Study identifies why some people can smell asparagus in urine
In The BMJ's Christmas edition this week, a study identifies the genetic origin of the ability to smell the strong, characteristic odor in human urine produced after eating asparagus. (2016-12-13)

Nutrition program improves food stamp family's food security
Food stamp participants who participated in a supplemental nutrition education program were able to improve their food security by 25 percent, according to a study by Purdue University. (2016-12-12)

Beans and peas increase fullness more than meat
Meals based on legumes such as beans and peas are more satiating than pork and veal-based meals according to a recent study by the University of Copenhagen's Department of Nutrition, Excercise and Sports. Results suggest that sustainable eating may also help with weight loss. (2016-12-09)

Queen's researchers receive funding to track impact of climate change on polar bears
Queen's University researchers Stephen C. Lougheed, Peter Van Coeverden de Groot and Graham Whitelaw have been awarded $9.5 million in total partner cash and in-kind contributions -- including $2.4 million from Genome Canada's Large-Scale Applied Research Project competition -- to monitor impacts of environmental change on polar bears. The project, entitled BEARWATCH, will combine leading-edge genomics and Indigenous traditional ecological knowledge (TEK) to develop a non-invasive means of tracking polar bear response to climate change. (2016-12-08)

Public urged to be more body vigilant in fight against cancer, new study finds
New research published in BMC Public Health has found that increased body vigilance may contribute to early cancer diagnosis. In the first study of its kind, researchers from the University of Surrey who received funding from Cancer Research UK, found that people who are more body vigilant were more likely to seek professional medical help. (2016-12-07)

Foraging differences let closely related seabirds coexist
How do seabirds share habitat when food is limited? In the case of frigatebirds, size differences drive them to seek different prey. A study in The Auk: Ornithological Advances uses new technology to explore how closely related Great and Lesser frigatebirds manage to coexist at shared breeding colonies where the need to stick close to their nests prevents them from traveling far in search of food. (2016-12-07)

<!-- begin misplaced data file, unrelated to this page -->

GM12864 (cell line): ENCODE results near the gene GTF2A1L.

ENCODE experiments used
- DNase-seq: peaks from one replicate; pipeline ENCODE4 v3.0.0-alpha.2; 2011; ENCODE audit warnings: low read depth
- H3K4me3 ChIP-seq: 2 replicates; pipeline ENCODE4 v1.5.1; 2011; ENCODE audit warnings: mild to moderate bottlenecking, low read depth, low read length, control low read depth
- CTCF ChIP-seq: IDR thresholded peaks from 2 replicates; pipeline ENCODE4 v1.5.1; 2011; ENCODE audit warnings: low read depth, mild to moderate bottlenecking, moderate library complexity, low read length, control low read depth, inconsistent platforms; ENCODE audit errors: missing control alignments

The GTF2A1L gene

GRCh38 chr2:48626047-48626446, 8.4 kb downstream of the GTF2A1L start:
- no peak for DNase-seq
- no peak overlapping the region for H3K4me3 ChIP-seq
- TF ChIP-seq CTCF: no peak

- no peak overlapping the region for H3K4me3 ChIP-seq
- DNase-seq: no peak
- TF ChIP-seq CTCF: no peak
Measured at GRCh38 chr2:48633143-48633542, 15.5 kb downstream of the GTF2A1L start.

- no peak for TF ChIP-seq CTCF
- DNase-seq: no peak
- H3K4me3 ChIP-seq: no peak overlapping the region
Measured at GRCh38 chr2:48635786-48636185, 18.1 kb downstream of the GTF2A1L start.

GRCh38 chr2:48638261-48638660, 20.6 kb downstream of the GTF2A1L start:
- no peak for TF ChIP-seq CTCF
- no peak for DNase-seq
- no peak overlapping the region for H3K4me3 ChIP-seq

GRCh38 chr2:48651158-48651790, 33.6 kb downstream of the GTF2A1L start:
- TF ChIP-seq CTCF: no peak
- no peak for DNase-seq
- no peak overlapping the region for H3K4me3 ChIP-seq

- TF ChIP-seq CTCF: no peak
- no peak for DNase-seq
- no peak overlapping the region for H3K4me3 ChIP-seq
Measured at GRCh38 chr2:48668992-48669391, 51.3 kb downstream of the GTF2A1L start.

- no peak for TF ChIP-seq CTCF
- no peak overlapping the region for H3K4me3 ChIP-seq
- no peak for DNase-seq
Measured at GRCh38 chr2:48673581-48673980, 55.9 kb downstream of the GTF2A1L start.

Nomads no more, leatherback turtles find permanent coastal home
Endangered leatherback sea turtles are known for their open-ocean migratory nature and nomadic foraging habits - traveling thousands of miles. But a Cornell University naturalist and his colleagues have discovered an area along the Mozambique coast that the turtles have made their permanent home. (2016-12-06)

Social eating leads to overeating, especially among men
Gorging at a holiday meal or friend's BBQ might have more to do with your ego than the quality of the food -- especially if you're a man. (2016-12-06)

US public divided over food science
New Pew Research Center Survey on views about food science, including attitudes about healthy eating, organics and genetically modified foods. (2016-12-01)

Online group therapy may be effective treatment for bulimia nervosa
Results from a new study show that online group therapy can be just as effective as face-to-face treatment, although the pace of recovery may be slower. (2016-11-30)

Alcohol consumption shows no effect on coronary arteries
Researchers using coronary computed tomography angiography (CCTA) have found no association between light to moderate alcohol consumption and coronary artery disease (CAD), according to a study being presented today at the annual meeting of the Radiological Society of North America (RSNA). (2016-11-29)

Depression in young people affects the stomach, anxiety the skin
Mental disorders and physical diseases frequently go hand in hand. For the first time, psychologists at the University of Basel and Ruhr University Bochum have identified temporal patterns in young people: arthritis and diseases of the digestive system are more common after depression, while anxiety disorders tend to be followed by skin diseases. (2016-11-24)

DNA analysis of bluebird feces reveals benefits for vineyards
Do bluebirds nesting in California's vineyards help grape growers by eating agricultural pests, or hurt them by eating insects that are beneficial? The researchers behind a new study in The Auk: Ornithological Advances found that bluebirds' presence is likely a net positive -- and they did it by analyzing DNA in bird poop. (2016-11-23)

Cooking and masculinity in Sweden
In a newly published study in The Sociological Review, researchers from Uppsala University and Stockholm University have explored how everyday domestic cooking is part of a (self-)understanding of men in Sweden and how the expressed sociality of cooking is intertwined with masculinity. (2016-11-21)

New understanding of brain plasticity may lead to novel treatment approaches